I also own a Manhasset, in white. I think it's really elegant, and the color disappears against the walls of my studio. Some of the other Manhasset colors are really handsome too.

Does any one else have a problem with their Manhasset stand ----- that it gets wobbly at the bottom? Any tips or tricks to better tighten up the nut at the bottom?

From Penny B
Posted on October 27, 2007 at 4:27 AM
Mine is cheesy =(
From Christopher Ciampoli
Posted on October 27, 2007 at 4:52 AM
Ohhh so that's what those stands are called - RAT stands! They have them at my college.

I have the Manhasset tall stand with the extra shelf as well.

From Jim W. Miller
Posted on October 27, 2007 at 4:54 AM
I'd just take the nut off and put glue on the threads and put it back. Any glue will work since it just has to gum up the threads. Use a wrench or socket so you can get it tight, not pliers. You'll have to heat the nut if you want to get it off later. The real stuff to do it with is called Locktite, but glue would be as good for this.
From Laurie Niles
Posted on October 27, 2007 at 5:54 AM
Good idea, Jim. Will try.
From Ben Clapton
Posted on October 27, 2007 at 8:24 AM
I've got a folding stand, which I've used for quite a while. However, I'm planning on building myself a super-duper stand over the summer holidays. Wooden, adjustable, it'll have a wide desk to handle three pages of music easily, a deep tray to allow large amounts of music, a pencil tray for all those sorts of things, plus I'm planning on building into the stand a metronome and electronic tuner, and possibly some LED lights as well (not sure about them, as the stand isn't really going to be moving, and I have pretty good light in my room)
From Alison S
Posted on October 27, 2007 at 8:39 AM
One of my stands is held together with loctite (just as Jim suggested) plus some bits of tape to give it even more class. The fact that it never gets folded away is a constant reminder that I'm not practicing.
From Jim W. Miller
Posted on October 27, 2007 at 9:43 AM
Rolls uses Locktite to ensure their rod bolts and crank bearings don't bust loose. So it's classy stuff.
From Alison S
Posted on October 27, 2007 at 10:15 AM
So I can rightfully claim to have the Rolls Royce of music stands :)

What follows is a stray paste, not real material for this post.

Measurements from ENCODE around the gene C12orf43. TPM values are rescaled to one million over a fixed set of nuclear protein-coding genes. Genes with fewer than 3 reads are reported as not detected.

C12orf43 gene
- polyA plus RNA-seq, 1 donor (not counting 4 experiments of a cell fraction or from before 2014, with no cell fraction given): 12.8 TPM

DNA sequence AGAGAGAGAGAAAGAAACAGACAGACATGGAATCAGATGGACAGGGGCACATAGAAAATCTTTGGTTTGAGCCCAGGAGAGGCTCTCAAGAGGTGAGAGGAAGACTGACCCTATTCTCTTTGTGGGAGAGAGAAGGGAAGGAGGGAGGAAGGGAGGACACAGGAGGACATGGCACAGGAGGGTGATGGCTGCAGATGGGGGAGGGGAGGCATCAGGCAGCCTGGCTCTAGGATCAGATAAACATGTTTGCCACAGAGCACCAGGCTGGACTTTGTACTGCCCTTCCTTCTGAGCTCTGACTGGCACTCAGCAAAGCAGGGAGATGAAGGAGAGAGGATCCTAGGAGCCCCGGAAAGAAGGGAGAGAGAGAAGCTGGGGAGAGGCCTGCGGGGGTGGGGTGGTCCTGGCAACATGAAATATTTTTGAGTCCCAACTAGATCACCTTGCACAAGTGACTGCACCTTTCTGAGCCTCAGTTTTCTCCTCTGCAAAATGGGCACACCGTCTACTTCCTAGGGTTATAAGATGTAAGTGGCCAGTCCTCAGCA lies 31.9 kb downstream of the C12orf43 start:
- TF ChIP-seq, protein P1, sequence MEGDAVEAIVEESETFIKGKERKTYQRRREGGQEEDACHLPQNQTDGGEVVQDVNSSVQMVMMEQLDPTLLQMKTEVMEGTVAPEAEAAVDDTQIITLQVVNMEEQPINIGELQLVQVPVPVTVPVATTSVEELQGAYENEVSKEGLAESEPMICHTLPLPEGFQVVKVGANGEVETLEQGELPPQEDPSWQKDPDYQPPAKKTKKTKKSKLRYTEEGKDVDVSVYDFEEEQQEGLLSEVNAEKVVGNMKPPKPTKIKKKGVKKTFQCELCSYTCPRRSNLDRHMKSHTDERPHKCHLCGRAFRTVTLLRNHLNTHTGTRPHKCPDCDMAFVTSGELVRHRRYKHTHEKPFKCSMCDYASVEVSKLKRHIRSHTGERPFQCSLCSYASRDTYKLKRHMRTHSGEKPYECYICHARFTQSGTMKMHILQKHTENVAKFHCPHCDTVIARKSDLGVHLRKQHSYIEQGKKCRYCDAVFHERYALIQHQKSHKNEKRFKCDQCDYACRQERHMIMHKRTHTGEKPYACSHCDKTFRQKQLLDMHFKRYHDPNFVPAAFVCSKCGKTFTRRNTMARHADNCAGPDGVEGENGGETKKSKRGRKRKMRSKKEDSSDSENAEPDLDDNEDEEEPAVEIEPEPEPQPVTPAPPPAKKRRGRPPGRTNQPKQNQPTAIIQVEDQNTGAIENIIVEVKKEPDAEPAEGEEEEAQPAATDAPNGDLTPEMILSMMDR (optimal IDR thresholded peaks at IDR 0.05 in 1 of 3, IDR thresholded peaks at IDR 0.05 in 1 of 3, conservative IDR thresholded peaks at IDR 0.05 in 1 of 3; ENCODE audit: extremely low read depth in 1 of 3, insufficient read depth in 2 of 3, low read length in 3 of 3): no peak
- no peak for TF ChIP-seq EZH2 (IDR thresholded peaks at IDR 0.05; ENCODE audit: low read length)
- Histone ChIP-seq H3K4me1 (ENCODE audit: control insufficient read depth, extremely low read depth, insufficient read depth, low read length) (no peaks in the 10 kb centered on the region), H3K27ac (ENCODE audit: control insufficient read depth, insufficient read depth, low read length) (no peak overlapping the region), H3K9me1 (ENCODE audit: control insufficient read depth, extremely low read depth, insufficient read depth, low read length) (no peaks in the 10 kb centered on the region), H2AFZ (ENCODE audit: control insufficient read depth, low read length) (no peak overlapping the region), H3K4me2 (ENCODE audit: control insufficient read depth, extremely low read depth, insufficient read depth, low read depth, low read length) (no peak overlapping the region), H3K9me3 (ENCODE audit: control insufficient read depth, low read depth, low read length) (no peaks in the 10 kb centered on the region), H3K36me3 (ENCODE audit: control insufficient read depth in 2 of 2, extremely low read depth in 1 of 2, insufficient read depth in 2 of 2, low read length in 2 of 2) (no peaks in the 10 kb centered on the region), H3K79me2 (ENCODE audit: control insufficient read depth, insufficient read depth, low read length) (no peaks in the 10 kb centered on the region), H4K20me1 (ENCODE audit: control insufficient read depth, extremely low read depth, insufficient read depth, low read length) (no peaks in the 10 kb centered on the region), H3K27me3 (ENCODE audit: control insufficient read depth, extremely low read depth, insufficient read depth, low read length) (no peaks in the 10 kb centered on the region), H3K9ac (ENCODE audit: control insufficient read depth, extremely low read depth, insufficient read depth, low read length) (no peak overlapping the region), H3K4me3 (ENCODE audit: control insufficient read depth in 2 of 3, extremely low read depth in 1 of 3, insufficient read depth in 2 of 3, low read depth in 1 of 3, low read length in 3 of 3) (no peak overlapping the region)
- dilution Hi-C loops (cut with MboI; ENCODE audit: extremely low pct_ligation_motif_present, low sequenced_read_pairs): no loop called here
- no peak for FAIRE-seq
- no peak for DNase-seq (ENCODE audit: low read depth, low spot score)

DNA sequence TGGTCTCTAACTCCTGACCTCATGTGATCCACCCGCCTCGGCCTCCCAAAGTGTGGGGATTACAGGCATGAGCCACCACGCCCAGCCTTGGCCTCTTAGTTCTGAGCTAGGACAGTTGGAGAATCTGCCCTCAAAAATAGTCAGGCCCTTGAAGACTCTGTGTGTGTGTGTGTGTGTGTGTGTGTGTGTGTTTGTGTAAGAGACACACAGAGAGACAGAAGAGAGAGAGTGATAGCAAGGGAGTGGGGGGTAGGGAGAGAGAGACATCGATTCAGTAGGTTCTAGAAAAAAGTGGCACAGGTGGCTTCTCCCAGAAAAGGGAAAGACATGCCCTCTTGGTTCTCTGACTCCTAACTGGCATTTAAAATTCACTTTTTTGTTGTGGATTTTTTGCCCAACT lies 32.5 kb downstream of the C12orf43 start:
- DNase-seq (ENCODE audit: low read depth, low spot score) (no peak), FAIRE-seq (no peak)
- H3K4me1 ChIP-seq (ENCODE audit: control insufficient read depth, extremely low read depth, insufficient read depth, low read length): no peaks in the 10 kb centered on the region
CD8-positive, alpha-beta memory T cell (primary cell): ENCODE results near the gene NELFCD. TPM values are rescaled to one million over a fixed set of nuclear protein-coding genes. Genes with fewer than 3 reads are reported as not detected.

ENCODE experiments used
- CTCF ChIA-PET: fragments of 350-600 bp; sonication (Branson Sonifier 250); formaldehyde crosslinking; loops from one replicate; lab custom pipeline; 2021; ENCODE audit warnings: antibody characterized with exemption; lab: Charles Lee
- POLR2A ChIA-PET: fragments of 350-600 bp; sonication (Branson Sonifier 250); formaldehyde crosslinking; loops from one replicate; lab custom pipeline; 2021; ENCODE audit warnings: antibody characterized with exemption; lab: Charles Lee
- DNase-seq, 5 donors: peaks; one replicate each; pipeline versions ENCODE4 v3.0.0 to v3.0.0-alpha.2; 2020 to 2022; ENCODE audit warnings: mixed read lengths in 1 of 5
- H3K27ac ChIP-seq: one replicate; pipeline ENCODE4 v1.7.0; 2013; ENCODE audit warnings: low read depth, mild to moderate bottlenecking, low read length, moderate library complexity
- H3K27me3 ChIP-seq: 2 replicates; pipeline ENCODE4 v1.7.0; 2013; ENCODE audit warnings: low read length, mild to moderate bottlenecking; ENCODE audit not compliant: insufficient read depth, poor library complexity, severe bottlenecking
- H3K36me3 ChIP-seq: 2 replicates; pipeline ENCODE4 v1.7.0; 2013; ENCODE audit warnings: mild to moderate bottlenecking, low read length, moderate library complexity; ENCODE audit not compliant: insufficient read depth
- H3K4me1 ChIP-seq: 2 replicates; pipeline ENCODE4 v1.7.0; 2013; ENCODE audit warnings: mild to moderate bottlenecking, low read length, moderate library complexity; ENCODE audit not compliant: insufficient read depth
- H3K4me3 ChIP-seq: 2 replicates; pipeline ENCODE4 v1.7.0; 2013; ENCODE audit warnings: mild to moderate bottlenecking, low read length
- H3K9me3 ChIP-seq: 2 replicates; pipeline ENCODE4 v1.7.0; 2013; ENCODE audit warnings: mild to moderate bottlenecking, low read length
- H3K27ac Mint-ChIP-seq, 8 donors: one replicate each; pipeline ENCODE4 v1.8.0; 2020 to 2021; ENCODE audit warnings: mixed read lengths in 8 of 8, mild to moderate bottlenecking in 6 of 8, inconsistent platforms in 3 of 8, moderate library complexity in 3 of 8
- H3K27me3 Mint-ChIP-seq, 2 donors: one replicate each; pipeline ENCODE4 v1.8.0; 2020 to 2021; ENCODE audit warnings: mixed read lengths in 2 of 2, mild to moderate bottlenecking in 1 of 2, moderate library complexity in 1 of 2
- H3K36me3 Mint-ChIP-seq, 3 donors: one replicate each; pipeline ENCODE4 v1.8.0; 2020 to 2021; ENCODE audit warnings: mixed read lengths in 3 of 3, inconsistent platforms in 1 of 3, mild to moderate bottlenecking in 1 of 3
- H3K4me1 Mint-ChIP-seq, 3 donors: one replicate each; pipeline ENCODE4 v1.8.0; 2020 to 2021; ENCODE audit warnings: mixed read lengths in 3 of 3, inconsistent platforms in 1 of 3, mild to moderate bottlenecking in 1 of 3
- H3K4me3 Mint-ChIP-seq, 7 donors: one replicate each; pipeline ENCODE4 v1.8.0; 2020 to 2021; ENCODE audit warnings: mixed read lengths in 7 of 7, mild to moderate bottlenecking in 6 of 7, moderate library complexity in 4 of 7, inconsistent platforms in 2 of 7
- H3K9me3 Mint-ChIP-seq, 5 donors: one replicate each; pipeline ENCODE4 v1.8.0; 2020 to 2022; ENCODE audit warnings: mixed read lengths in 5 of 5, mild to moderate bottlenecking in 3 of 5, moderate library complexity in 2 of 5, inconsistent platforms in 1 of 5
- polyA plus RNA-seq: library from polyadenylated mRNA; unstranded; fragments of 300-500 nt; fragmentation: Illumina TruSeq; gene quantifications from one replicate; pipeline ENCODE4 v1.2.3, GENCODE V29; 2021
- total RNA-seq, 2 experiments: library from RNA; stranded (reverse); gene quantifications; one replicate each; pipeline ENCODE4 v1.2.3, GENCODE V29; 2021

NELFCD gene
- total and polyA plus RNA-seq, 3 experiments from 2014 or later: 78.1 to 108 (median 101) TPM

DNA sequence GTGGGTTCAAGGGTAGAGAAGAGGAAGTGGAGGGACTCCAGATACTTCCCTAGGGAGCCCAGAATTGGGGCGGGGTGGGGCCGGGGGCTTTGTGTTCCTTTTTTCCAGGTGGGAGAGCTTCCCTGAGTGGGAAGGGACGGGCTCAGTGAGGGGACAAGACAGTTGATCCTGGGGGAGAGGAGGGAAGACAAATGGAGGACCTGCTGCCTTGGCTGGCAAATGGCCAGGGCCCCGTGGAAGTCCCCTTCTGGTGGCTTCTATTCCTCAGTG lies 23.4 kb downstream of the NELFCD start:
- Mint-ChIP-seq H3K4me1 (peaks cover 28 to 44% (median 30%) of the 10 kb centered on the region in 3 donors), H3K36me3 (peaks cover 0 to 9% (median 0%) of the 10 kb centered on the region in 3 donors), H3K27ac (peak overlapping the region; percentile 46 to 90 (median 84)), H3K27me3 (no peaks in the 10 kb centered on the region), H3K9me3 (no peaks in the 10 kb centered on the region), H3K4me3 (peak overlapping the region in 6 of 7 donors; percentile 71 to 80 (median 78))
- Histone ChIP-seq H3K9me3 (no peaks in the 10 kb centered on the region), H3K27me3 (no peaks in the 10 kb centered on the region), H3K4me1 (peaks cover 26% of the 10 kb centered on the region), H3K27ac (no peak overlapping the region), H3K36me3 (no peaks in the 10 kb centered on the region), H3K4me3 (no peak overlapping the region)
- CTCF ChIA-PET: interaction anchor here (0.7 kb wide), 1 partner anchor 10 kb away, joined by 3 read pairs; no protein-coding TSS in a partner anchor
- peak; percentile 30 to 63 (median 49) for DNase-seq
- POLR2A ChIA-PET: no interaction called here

From Karen Allendoerfer
Posted on October 27, 2007 at 12:21 PM
I still think of my folding stand as "new" because I bought it when I started violin again, to replace the one my parents bought me when I first started violin lessons--and which resembled Linda L's of the same description. But it's not really all that new anymore. And it has to be folding since it lives in the playroom/recroom and has to be put away if the kids have people over, or if I need to practice in the 3rd floor office because someone is watching TV. I don't have space to leave a stand permanently up, and I don't want to carry anything big up and down 3 flights of stairs. And, I took it with me to both the farmers' market and my first orchestra rehearsal. So I finally have the folding process down.
From sara a m
Posted on October 27, 2007 at 5:09 PM
I have a Manhasset stand, but I would love to have a wooden stand. I'm not sure why, they just seem more elegant.
From Albert Justice
Posted on October 27, 2007 at 6:11 PM
How cool--my home-made old keyboard canabalized stand acts a just a little better than the Manhasset table-top stand. And the way I have it set up keeps me from slouching.
From Valerie Coon
Posted on October 27, 2007 at 8:31 PM
I can't remember who made mine... but it's about the size of a Manhasset, only with little 3/4" holes all over the back metal. It's EXCEEDINGLY sturdy and the big selling point (according to the box it was shipped in, given to me by my parents for my birthday) was that it could "withstand gusts of 35 mph". Since I wasn't sure what it was, my curiosity was piqued and I still laugh about it.